Rosie Lee Tompkins, African-American Quiltmaker, Dies at 70

Reprinted from the New York Times

Published: December 6, 2006
Rosie Lee Tompkins, a renowned African-American quiltmaker whose use of dazzling color and vivid geometric forms made her work internationally acclaimed despite her vehement efforts to remain completely unknown, was found dead on Friday at her home in Richmond, Calif. She was 70. The cause of death had not been determined, Eli Leon, a quilt scholar and longtime friend, said yesterday.
In everyday life, Ms. Tompkins was Effie Mae Howard, a fiercely private woman who lived quietly in Richmond and worked as a practical nurse. As Rosie Lee Tompkins, the pseudonym under which her quilts were shown, she was exhibited, much to her chagrin, in prestigious museums and galleries in the United States and Japan.
Lavishly praised by critics, Ms. Tompkins’s quilts are in the permanent collections of the Whitney Museum of American Art and the Oakland Museum in California. Her work was included in the Whitney Biennial in 2002.
Writing in The New York Times the same year, Roberta Smith reviewed an exhibition of Ms. Tompkins’s work at the Peter Blum Gallery in Manhattan: “Unerring and intuitive in their sense of color, shape and scale, Ms. Tompkins’s quilts are formidably joyful visual events that ignore the usual boundaries between cultures, histories and mediums.”
Born and raised in Arkansas, Ms. Tompkins was heir to the long tradition of black Southern quilting, a form of folk art whose best-known practitioners include the women of Gee’s Bend, Ala. Their work, vibrant geometric quilts made from whatever scraps came to hand, became famous after it was shown at the Whitney in 2002 and 2003.
Ms. Tompkins’s quilts are even more radical. Made of massed, vivid patches, they exude a barely controlled geometric anarchy. Stripes can be thrillingly off kilter. Patterns shift and fracture. The result, riotous mosaics in cloth, has been likened by critics to Modernist painting.
In traditional quilts, the fabric of choice is cotton. Ms. Tompkins’s quilts can also include cut-up feed sacks, rayon, velvet, polyester, fake fur, wool and silk. Each material reflects light differently; in combination, they make her work look like something viewed through a prism.
Ms. Tompkins was born Effie Mae Martin on Sept. 6, 1936, in rural southeast Arkansas. (Effie Mae Howard was her married name.) One of 15 children, she picked cotton and helped her mother make quilts for the family. She left school before starting high school, and in 1958 settled in California.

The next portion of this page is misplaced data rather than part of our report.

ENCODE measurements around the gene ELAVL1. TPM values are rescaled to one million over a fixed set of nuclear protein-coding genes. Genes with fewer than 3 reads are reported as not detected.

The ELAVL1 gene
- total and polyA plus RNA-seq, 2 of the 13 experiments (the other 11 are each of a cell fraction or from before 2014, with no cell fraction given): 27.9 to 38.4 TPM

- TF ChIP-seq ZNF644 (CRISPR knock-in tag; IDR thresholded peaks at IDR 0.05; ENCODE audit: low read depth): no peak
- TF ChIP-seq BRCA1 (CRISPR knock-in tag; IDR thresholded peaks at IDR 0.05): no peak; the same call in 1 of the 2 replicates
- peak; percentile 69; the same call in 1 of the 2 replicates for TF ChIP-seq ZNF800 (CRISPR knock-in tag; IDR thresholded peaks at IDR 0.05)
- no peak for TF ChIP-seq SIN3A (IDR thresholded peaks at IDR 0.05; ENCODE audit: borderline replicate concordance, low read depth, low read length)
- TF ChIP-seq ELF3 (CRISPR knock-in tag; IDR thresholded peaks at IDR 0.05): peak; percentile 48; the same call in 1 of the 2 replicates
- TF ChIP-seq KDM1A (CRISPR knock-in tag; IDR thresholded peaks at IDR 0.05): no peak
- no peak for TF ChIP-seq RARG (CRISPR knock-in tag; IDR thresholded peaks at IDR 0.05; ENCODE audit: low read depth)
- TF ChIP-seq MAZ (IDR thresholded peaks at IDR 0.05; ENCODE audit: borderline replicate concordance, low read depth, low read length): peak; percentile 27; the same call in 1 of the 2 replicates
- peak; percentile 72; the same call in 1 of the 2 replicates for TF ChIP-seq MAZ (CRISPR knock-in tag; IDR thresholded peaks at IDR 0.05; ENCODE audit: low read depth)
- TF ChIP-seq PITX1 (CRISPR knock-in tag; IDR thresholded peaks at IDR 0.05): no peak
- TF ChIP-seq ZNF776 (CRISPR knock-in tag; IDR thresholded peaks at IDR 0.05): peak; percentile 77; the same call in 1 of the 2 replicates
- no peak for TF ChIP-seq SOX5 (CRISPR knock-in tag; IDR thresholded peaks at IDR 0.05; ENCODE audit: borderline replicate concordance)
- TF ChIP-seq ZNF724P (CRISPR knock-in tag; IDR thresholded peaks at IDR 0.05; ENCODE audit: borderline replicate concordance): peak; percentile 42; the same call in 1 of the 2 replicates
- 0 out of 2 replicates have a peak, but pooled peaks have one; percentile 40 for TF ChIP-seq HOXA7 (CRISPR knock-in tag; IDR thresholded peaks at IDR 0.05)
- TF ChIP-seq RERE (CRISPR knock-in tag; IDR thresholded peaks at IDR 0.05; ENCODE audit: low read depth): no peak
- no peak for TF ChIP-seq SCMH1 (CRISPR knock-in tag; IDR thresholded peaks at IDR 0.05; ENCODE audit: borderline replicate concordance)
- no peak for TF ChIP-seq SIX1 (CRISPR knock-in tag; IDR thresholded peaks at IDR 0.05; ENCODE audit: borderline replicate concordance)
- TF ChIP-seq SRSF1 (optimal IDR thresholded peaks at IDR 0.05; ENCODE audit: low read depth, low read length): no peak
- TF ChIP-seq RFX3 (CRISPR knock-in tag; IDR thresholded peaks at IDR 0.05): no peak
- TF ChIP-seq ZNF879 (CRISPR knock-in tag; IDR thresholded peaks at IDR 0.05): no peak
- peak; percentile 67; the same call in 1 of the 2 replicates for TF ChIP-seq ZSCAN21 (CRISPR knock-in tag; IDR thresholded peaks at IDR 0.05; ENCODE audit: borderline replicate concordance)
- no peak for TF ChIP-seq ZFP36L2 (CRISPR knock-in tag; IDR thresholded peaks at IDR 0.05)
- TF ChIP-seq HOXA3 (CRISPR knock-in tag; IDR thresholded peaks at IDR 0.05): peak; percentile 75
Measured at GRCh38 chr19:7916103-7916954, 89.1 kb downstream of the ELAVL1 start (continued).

There, she took classes in practical nursing and went to work in nursing homes. Around 1980, Ms. Tompkins started to quilt in earnest, producing hundreds of patchwork items of various sizes, showing them to almost no one outside her family.
She arrived at many of her designs — abstract, improvisational and filled with deep personal significance — after private prayer. Ms. Tompkins believed herself to be merely an instrument, Mr. Leon said. It was God, she felt, who designed the quilts and guided her hand.
She also believed that her phone was tapped. Sometimes she heard voices. She covered one wall of her bedroom with hangings, thick with appliquéd crosses, which she hoped would still them. They did not.
Even as her quilts gained renown, Ms. Tompkins revealed her true identity to only a handful of trusted associates, among them Mr. Leon, the quilt scholar. She never attended her out-of-town exhibitions. If a friend managed to drag her to a local exhibition of her work, she quietly slipped into the gallery anonymously.
“Something she told me once was that despite the fact that nobody knew who she was, she felt like she had no privacy,” Mr. Leon said by telephone yesterday. “She felt like she lived in a glass house and people were watching her.”
Ms. Tompkins, who for deeply held reasons of her own refused to sign documents, rarely sold her work. Those quilts she did sell went for tens of thousands of dollars apiece, Mr. Leon said.
She was also fiercely circumspect about disclosing the names and whereabouts of family members. Mr. Leon was equally circumspect yesterday. It is known that Ms. Tompkins was married and divorced twice; survivors include her mother; several children and stepchildren; and many siblings, grandchildren and great-grandchildren.
A one-woman show of Ms. Tompkins’s work is scheduled for next year at the Shelburne Museum in Shelburne, Vt., from May 20 to Oct. 31.
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